Savvy kids save

By admin
16 March 2014

Learning to save gives kids financial self-confidence.

According to a US survey the average child sees 30 000 TV ads a year – which explains why they keep nagging you to buy them the latest cool gadgets even though your budget can’t afford them. By informing kids about the realities of money it can relieve the pressure on you while teaching them financial savvy and independence. Some experts say children can learn about money as soon as they can count and can understand financial responsibility from the age of 10.

Involve your kids in financial decisions

Don’t keep your finances a secret from your children. Hold regular family meetings to discuss money matters. Your kids don’t have to know exactly how much you earn but it’s important to explain how much money is spent on household expenses such as telephone accounts and school fees and why your budget doesn’t provide for all kinds of luxuries. Let your kids share in planning fun things everyone enjoys, such as saving for a swimming pool or holiday. Keep the meetings light-hearted and constructive or kids will begin to associate financial planning with stress.

Pocket money

Some parents see pocket money as a reward for good school marks or doing chores in and around the home. Others pay a fixed amount plus extra if the kids help out at home. The amount depends on the children’s’ ages and what they’re expected to buy with their pocket money. Experts agree kids should be taught the importance of budgeting and setting goals from an early age. For example a fixed amount can be put aside for a long-term goal (university fees) and a short-term goal (a skateboard).  Kids’ financial self-confidence is reinforced when they achieve their goals by saving for them. Another portion of your children’s pocket money can go towards a good cause – let them choose which charity they’d like to support. They can then spend the balance of their pocket money on whatever they like. Don’t try to interfere with their decisions. Let them make mistakes and learn to accept responsibility for them.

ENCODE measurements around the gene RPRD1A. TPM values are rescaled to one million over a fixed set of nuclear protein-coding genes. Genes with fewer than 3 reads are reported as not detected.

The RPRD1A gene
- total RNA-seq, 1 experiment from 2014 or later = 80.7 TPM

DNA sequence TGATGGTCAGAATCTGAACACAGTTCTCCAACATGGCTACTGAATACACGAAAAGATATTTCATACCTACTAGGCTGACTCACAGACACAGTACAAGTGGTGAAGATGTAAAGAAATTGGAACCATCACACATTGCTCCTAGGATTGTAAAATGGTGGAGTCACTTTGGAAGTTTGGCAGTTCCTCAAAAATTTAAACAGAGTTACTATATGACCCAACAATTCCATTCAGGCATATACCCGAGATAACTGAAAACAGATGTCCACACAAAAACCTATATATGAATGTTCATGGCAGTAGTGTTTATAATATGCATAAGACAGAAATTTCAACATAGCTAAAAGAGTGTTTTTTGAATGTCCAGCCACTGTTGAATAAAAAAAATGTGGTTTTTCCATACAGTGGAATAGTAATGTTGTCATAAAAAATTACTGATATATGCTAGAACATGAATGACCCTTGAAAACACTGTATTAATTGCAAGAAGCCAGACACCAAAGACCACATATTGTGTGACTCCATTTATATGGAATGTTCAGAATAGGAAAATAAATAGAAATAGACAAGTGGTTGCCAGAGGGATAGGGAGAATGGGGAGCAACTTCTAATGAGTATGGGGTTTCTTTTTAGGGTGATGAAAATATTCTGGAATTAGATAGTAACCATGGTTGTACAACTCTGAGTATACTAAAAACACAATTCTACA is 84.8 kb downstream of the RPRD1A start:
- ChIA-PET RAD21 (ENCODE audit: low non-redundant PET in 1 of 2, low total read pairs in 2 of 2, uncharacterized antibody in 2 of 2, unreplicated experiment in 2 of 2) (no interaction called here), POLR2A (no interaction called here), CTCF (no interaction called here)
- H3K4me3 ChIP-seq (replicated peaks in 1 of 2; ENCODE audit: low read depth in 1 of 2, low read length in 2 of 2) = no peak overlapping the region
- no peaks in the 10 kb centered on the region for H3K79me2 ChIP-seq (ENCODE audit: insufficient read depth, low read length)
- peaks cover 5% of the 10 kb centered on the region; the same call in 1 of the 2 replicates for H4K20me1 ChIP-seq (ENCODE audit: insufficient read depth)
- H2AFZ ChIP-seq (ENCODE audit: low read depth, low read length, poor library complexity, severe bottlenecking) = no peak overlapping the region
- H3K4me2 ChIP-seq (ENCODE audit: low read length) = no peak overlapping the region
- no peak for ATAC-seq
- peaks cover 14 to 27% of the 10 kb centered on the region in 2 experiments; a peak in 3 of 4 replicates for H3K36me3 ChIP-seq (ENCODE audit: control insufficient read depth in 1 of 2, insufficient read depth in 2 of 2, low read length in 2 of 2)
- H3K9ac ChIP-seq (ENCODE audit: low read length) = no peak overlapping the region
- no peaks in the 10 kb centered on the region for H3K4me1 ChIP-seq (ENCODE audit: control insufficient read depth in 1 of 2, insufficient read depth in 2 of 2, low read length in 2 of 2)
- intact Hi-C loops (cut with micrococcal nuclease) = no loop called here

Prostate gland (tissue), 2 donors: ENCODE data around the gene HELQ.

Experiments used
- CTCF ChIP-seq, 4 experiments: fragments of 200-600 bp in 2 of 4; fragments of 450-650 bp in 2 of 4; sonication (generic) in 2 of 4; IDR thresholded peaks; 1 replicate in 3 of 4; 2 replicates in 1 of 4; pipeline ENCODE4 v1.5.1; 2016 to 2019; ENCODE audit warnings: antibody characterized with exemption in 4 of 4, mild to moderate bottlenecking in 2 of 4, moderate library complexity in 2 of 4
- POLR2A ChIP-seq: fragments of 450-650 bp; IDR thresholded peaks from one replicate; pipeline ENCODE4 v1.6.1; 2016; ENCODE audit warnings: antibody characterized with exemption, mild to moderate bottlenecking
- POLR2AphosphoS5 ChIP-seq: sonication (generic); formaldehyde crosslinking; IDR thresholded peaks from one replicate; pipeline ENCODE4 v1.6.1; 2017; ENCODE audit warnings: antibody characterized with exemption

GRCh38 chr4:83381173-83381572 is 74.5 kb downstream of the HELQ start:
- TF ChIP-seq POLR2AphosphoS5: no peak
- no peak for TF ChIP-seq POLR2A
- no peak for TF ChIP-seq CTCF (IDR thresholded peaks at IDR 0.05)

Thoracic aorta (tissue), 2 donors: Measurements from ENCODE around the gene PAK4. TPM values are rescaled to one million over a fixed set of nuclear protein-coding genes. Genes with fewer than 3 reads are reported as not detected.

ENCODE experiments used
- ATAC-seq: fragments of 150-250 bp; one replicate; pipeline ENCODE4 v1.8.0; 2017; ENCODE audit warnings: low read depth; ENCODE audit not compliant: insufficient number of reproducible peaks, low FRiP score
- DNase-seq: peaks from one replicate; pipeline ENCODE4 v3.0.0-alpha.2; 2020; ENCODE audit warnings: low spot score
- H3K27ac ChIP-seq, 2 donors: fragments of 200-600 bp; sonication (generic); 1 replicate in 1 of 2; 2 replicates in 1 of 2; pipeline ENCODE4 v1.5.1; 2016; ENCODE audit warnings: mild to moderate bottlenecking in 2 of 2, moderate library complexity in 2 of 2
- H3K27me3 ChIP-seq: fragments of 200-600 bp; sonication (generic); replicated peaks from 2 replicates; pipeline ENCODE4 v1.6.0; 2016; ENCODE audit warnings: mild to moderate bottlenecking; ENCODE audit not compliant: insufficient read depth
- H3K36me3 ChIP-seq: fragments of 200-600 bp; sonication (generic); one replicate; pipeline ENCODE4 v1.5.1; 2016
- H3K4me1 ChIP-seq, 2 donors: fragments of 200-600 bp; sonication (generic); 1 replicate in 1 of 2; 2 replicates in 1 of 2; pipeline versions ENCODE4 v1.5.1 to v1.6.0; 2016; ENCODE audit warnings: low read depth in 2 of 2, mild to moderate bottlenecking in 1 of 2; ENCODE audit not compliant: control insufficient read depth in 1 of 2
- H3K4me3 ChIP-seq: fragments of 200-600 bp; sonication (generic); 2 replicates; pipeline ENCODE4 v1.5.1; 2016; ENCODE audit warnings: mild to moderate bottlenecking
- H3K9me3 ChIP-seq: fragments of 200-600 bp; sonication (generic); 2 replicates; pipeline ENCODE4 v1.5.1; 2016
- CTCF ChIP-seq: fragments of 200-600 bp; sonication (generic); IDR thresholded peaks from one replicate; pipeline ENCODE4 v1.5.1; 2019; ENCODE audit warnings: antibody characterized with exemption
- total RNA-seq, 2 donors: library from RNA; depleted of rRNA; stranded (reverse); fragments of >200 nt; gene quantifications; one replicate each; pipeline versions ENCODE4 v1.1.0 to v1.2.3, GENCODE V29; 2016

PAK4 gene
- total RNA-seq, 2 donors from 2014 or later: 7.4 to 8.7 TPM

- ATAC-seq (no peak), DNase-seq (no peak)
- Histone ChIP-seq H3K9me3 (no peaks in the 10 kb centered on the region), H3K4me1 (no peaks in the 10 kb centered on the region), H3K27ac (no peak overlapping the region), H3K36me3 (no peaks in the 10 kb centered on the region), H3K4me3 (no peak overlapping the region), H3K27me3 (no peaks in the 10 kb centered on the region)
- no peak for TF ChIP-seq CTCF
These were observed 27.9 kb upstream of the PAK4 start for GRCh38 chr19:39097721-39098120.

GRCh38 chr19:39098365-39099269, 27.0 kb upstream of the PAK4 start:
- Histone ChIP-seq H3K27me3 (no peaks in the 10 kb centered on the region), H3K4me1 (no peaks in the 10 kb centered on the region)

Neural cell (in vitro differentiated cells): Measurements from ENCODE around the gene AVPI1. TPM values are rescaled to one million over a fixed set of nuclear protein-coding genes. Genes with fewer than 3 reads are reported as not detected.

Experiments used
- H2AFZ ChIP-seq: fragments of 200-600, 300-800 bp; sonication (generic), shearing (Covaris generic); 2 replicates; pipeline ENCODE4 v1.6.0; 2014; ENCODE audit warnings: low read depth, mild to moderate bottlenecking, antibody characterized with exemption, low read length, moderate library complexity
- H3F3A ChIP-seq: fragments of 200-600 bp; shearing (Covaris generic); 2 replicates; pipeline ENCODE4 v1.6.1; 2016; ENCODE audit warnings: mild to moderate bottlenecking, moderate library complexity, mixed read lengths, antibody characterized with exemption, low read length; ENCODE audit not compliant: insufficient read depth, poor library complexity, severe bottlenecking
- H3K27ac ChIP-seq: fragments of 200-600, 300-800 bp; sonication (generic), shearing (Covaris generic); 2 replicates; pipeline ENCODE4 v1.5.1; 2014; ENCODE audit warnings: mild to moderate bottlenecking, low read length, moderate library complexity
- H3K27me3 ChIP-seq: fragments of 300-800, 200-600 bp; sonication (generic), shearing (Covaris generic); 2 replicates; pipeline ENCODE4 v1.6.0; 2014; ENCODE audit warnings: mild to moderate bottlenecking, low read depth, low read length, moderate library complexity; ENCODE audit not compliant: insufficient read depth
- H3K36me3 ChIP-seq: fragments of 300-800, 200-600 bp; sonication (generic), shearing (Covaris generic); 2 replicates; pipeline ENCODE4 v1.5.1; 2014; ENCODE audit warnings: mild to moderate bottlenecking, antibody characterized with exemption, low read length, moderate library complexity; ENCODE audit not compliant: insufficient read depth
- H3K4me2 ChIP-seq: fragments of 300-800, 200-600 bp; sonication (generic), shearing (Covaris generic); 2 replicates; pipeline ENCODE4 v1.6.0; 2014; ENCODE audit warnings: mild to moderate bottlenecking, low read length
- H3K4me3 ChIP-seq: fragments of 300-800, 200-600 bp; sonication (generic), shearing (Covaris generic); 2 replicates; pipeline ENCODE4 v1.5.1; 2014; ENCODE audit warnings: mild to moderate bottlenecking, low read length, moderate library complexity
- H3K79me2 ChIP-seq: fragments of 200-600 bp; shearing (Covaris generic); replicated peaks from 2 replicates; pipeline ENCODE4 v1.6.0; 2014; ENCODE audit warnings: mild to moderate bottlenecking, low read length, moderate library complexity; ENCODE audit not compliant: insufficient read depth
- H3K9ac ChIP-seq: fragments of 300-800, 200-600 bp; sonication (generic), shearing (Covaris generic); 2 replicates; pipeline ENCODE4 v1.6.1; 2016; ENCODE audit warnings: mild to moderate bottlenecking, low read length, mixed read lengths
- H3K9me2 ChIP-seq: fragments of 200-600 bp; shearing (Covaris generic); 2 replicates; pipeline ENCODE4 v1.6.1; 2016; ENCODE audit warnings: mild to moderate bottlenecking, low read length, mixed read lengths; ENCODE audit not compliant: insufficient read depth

Bank accounts for beginners

Open a bank account for your kids as soon as possible. Take them along to the bank and explain how interest, banking fees, deposits and withdrawals work. Arrange for the statements to be sent to your kids and let them accept responsibility for their ATM cards if they’re old enough to have them.

Piggy banks for little tots

A jam jar or piggy bank for small change could be your toddler’s first introduction to the concept of saving. Let the kids decide what they’d like to do with the savings. Older children can discover how the interest accrued on savings accounts can make their money grow. But don’t stop there – also teach them about investments such as unit trusts and shares. Let them each choose a share. It could be a company in your area, such as a supermarket group, or encourage them to do some research by reading the financial section of the newspaper or listening to financial reports on the radio. Run a competition to see whose share does best over a specific period. It’s not necessary to buy the share; check the share’s progress on the internet or in the financial media.

Set an example

Don’t complain about how tight money is then use your credit card to splash out on a R700 pair of sandals when you’re feeling down. Teach your children to distinguish between wants and needs and make it clear they can’t always have what they want. Practise saving at home, for example by using water and power judiciously.

Find Love!

Men
Women